Former Covington Catholic student Nick Sandmann announced on Friday that he had reached a settlement with NBCUniversal. This is Sandmann's third settlement with a major news outlet stemming from media coverage over a confrontation at the Lincoln Memorial in January 2019.
Sandman, now 19 years old, announced the settlement with NBC on Twitter.
"At this time I would like to release that NBC and I have reached a settlement. The terms are confidential," Sandmann tweeted.
"Documents filed Friday in U.S. District Court in the Eastern District of Kentucky show both parties agreed to dismiss the case without a judgment from the court," the Cincinnati Enquirer reported.
Sandmann's attorneys slapped a $275 million defamation lawsuit against NBCUniversal in May 2019. The lawsuit claimed that NBC "unleashed its vast corporate wealth, influence, and power against Nicholas to falsely attack him despite the fact that at the time, he was a 16-year-old high school student."
"NBCUniversal’s attacks on Nicholas included at least fifteen defamatory television broadcasts, six defamatory online articles, and many tweets falsely accusing Nicholas and his Covington Catholic High School ('CovCath') classmates of racists acts," the lawsuit contended. "NBCUniversal created a false narrative by portraying the 'confrontation' as a 'hate crime' committed by Nicholas."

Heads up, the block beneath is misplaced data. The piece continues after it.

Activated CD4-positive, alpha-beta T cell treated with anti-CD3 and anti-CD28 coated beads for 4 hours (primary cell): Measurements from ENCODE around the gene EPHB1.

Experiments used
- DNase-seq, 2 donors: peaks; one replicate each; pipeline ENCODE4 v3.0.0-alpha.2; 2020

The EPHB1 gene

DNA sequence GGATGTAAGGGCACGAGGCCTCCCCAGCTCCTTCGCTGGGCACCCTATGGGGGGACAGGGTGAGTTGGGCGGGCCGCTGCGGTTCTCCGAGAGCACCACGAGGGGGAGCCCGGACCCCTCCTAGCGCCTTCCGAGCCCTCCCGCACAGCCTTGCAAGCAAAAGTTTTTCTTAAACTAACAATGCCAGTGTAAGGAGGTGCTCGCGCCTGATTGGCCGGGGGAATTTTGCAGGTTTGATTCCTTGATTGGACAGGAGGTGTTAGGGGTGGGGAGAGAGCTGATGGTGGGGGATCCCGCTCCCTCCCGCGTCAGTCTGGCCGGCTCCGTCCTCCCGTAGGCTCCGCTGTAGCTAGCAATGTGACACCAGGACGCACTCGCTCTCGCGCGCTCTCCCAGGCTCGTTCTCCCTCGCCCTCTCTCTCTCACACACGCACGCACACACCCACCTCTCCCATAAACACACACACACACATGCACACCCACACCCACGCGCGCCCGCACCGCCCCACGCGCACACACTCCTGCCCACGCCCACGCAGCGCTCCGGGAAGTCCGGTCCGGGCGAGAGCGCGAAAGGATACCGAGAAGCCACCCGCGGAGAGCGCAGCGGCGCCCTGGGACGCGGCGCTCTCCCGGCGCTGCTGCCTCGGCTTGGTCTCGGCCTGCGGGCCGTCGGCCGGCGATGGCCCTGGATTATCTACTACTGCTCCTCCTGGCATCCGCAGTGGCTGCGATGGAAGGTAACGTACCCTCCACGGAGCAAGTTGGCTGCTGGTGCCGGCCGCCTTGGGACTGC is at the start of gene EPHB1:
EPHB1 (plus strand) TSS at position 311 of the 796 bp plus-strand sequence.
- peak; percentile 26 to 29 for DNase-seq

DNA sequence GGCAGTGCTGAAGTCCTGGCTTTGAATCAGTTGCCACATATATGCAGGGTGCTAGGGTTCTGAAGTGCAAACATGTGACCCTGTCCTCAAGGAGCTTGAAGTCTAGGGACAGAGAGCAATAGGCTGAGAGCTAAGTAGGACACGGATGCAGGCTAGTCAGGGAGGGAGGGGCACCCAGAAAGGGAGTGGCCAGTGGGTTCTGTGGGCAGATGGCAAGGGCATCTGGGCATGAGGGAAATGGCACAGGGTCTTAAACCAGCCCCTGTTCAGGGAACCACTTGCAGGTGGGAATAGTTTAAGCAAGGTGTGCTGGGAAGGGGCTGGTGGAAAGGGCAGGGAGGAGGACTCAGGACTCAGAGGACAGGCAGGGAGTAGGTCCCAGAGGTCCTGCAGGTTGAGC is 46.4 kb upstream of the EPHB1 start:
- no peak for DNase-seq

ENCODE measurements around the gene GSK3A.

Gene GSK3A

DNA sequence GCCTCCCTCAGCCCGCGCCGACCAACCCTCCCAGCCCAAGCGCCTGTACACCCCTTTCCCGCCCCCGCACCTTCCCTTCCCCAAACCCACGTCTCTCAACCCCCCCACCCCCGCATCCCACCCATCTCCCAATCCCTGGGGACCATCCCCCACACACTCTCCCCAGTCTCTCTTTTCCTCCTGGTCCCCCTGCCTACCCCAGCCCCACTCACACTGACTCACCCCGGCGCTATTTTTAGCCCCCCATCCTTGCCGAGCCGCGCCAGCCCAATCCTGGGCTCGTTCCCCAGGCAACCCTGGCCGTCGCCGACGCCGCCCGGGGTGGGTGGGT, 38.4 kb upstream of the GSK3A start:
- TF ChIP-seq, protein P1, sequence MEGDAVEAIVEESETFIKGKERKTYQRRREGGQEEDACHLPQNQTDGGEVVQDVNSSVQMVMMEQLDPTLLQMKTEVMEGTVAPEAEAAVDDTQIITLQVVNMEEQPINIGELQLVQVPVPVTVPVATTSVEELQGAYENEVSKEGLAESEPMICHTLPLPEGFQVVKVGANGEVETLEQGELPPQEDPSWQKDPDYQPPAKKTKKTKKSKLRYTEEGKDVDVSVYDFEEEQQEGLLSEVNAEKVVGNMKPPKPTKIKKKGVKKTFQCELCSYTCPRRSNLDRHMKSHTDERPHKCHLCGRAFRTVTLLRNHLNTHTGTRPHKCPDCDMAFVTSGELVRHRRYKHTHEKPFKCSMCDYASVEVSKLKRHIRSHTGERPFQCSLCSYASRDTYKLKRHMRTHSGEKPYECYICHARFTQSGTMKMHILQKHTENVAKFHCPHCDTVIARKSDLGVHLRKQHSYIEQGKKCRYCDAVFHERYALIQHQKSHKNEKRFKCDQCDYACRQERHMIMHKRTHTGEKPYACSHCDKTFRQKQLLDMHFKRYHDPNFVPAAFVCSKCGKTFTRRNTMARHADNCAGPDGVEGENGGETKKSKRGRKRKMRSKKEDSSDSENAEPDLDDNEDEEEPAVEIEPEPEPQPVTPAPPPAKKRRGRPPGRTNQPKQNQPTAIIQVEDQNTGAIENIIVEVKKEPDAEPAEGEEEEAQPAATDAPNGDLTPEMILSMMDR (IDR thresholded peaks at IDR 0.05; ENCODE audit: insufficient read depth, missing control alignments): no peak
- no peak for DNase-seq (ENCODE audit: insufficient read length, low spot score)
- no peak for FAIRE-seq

The lawsuit argued that NBC's coverage was "relying heavily on biased and unreliable sources without conducting any reasonable investigation of the circumstances surrounding the January 18 incident."
After the settlements, Sandmann said, "We have settled with WAPO and CNN. The fight isn't over. 2 down. 6 to go."
In March 2020, Sandmann's attorneys filed complaints against the New York Times, ABC News, CBS News, Rolling Stone, and Gannett over their reporting on the Covington Catholic high school student.
The former student from Kentucky was chastised by the media for allegedly "smirking" during a viral standoff with Native American elder Nathan Phillips in 2019 during the March for Life in Washington, D.C., when he was 16 years old.
"I see it as a smile, saying that this is the best you're going to get out of me," Sandmann said in a 2019 interview with NBC News anchor Savannah Guthrie. "You won't get any further reaction of aggression. And I'm willing to stand here as long as you want to hit this drum in my face."
Sandmann commented on the situation involving Kyle Rittenhouse, who was also thrust into the spotlight as a teenager and lambasted by the media.
"Kyle was almost immediately labeled a 'white supremacist' and a 'domestic terrorist,'" Sandmann wrote in an op-ed for the Daily Mail. "They came quickly, without hesitation, because Kyle was an easy target that they could paint in the way they wanted to."
"This is the problem with liberal media outlets in the United States," Sandmann wrote. "They want to get the story first, get the most views, make the most money, and advance the agenda from liberal patrons."
"I am here for you, and if you ever would like to reach out to me, I am about the only person our age to have an idea of how the media is treating you," Sandmann added. "The way the media has treated you is terrible, and you don't have to face it alone."